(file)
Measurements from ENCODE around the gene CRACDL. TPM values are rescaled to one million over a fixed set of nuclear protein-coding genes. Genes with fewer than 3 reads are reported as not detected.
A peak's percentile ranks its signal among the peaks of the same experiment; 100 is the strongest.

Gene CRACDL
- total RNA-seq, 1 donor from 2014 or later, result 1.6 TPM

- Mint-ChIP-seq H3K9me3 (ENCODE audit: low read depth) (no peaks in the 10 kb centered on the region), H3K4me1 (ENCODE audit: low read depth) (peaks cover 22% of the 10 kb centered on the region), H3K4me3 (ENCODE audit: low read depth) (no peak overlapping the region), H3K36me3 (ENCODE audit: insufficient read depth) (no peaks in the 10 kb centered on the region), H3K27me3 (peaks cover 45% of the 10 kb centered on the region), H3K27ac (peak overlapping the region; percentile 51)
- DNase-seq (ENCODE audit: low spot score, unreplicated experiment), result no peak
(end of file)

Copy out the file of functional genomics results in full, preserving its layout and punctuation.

Measurements from ENCODE around the gene CRACDL. TPM values are rescaled to one million over a fixed set of nuclear protein-coding genes. Genes with fewer than 3 reads are reported as not detected.
A peak's percentile ranks its signal among the peaks of the same experiment; 100 is the strongest.

Gene CRACDL
- total RNA-seq, 1 donor from 2014 or later, result 1.6 TPM

- Mint-ChIP-seq H3K9me3 (ENCODE audit: low read depth) (no peaks in the 10 kb centered on the region), H3K4me1 (ENCODE audit: low read depth) (peaks cover 22% of the 10 kb centered on the region), H3K4me3 (ENCODE audit: low read depth) (no peak overlapping the region), H3K36me3 (ENCODE audit: insufficient read depth) (no peaks in the 10 kb centered on the region), H3K27me3 (peaks cover 45% of the 10 kb centered on the region), H3K27ac (peak overlapping the region; percentile 51)
- DNase-seq (ENCODE audit: low spot score, unreplicated experiment), result no peak